The Macedonian Phalanx
In my sixth book I made a promise, still unfulfilled, of
taking a fitting opportunity of drawing a comparison between
the arms of the Romans and Macedonians, and their respective system of tactics, and pointing out how they differ
for better or worse from each other. I will now endeavour by
a reference to actual facts to fulfil that promise. For since in
former times the Macedonian tactics proved themselves by
experience capable of conquering those of Asia and Greece;
while the Roman tactics sufficed to conquer the nations of
Africa and all those of Western Europe; and since in our
own day there have been numerous opportunities of comparing the men as well as their tactics,—it will be, I think, a
useful and worthy task to investigate their differences, and discover why it is that the Romans conquer and carry off the
palm from their enemies in the operations of war: that we may
not put it all down to Fortune, and congratulate them on their
good luck, as the thoughtless of mankind do; but, from a
knowledge of the true causes, may give their leaders the tribute
of praise and admiration which they deserve.
Now as to the battles which the Romans fought with Hannibal,
The Roman defeats in the Punic wars were not from inferior tactics, but owing to the genius of Hannibal.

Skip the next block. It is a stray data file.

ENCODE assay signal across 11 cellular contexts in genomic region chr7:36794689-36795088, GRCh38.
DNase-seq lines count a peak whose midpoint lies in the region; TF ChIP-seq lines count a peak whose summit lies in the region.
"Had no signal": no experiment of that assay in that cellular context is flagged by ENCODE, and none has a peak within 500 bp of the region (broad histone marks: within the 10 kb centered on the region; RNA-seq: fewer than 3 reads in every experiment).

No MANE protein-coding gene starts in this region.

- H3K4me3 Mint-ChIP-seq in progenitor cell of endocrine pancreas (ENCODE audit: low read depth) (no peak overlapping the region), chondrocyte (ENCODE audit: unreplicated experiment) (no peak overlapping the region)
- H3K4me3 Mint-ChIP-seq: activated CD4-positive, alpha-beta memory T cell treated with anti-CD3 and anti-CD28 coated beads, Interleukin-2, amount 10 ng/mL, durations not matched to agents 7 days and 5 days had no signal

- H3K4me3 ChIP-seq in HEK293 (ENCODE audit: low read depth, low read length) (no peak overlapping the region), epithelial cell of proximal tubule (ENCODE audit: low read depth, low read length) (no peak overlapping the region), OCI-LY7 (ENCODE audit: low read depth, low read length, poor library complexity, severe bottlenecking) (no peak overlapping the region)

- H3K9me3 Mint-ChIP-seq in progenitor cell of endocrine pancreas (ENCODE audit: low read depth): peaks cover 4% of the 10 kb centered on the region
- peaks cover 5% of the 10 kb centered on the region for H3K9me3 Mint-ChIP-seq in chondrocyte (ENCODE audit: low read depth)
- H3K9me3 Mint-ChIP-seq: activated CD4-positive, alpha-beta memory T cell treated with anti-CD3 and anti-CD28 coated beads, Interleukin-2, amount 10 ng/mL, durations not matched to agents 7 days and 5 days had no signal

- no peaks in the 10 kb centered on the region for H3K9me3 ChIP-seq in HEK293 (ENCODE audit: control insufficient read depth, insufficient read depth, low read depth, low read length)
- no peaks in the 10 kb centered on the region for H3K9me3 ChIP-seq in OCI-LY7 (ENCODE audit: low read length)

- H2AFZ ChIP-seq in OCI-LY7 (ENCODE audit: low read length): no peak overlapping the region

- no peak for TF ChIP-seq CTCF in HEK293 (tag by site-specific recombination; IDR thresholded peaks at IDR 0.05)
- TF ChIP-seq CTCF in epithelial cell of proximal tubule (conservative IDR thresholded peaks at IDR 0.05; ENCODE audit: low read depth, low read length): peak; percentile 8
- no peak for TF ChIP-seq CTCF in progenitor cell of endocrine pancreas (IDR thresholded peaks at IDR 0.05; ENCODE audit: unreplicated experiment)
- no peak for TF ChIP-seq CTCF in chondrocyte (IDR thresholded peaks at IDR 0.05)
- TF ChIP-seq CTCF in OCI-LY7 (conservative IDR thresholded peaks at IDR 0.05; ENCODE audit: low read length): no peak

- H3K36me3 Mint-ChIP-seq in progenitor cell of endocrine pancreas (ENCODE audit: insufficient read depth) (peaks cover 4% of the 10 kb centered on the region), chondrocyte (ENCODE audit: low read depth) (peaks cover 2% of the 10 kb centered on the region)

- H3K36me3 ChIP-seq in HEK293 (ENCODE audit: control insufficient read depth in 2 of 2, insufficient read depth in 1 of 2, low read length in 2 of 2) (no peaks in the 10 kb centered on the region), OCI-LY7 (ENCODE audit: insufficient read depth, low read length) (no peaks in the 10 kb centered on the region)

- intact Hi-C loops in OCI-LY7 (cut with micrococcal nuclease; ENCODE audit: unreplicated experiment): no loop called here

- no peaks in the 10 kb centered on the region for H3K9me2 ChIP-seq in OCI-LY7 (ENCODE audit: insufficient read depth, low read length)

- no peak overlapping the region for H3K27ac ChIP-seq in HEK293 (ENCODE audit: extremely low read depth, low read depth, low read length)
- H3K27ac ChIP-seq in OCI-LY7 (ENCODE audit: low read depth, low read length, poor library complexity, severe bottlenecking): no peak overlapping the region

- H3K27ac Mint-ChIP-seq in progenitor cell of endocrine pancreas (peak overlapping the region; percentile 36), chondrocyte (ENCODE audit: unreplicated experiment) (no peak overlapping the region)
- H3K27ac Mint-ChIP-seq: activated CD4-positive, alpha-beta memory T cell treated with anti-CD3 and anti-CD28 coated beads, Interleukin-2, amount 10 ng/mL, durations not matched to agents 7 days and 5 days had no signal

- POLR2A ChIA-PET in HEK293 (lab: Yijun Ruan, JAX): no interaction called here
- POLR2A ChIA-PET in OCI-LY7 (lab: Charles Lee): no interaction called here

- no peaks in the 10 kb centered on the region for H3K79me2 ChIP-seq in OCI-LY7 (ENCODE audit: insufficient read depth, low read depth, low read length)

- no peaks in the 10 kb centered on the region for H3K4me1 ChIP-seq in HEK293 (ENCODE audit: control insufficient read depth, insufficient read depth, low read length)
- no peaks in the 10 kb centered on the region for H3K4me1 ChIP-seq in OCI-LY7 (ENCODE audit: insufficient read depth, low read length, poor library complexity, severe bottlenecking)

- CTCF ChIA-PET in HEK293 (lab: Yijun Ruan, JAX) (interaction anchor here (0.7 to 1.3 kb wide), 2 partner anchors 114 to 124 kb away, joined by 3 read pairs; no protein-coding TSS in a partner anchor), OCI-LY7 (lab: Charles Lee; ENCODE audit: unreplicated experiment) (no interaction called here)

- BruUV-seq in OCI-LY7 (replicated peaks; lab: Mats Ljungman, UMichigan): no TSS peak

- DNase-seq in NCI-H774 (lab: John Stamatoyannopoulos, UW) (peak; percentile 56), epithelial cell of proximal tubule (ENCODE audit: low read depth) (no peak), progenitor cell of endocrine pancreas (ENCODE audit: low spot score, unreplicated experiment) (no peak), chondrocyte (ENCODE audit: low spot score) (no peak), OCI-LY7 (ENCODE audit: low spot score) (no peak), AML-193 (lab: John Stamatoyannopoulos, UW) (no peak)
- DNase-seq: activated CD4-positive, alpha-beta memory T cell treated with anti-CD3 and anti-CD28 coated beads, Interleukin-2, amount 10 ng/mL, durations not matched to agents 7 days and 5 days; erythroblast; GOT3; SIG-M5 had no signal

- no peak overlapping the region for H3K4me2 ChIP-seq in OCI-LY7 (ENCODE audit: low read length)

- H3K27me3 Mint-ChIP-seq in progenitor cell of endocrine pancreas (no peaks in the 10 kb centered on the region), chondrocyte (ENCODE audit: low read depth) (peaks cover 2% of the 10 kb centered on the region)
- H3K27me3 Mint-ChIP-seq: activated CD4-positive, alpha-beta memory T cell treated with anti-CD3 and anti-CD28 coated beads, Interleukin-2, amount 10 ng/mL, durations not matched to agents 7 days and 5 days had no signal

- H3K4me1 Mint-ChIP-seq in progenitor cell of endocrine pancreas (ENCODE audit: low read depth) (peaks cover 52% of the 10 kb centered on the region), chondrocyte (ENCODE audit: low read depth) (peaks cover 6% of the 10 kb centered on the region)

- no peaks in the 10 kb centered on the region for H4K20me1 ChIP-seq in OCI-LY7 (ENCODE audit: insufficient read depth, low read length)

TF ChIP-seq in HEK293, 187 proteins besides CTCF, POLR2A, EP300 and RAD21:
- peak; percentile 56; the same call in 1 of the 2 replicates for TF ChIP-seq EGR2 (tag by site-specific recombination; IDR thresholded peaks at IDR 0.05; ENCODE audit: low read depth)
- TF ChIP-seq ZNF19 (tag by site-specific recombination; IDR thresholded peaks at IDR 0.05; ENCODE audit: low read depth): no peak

and the defeats which they sustained in them, I need say no
more. It was not owing to their arms or their
but to the skill and genius of Hannibal
that they met with those defeats: and that I made
quite clear in my account of the battles themAnd my contention is supported by
two facts. First, by the conclusion of the war:
for as soon as the Romans got a general of ability comparable with that of Hannibal, victory was not long in following
their banners. Secondly, Hannibal himself, being dissatisfied
with the original arms of his men, and having immediately after
his first victory furnished his troops with the arms of the
Romans, continued to employ them thenceforth to the end.1
Pyrrhus, again, availed himself not only of the arms, but also
of the troops of Italy, placing a maniple of Italians and a
company of his own phalanx alternately, in his battles against
the Romans. Yet even this did not enable him to win; the
battles were somehow or another always indecisive.
It was necessary to speak first on these points, to anticipate
any instances which might seem to make against my theory.
I will now return to my comparison.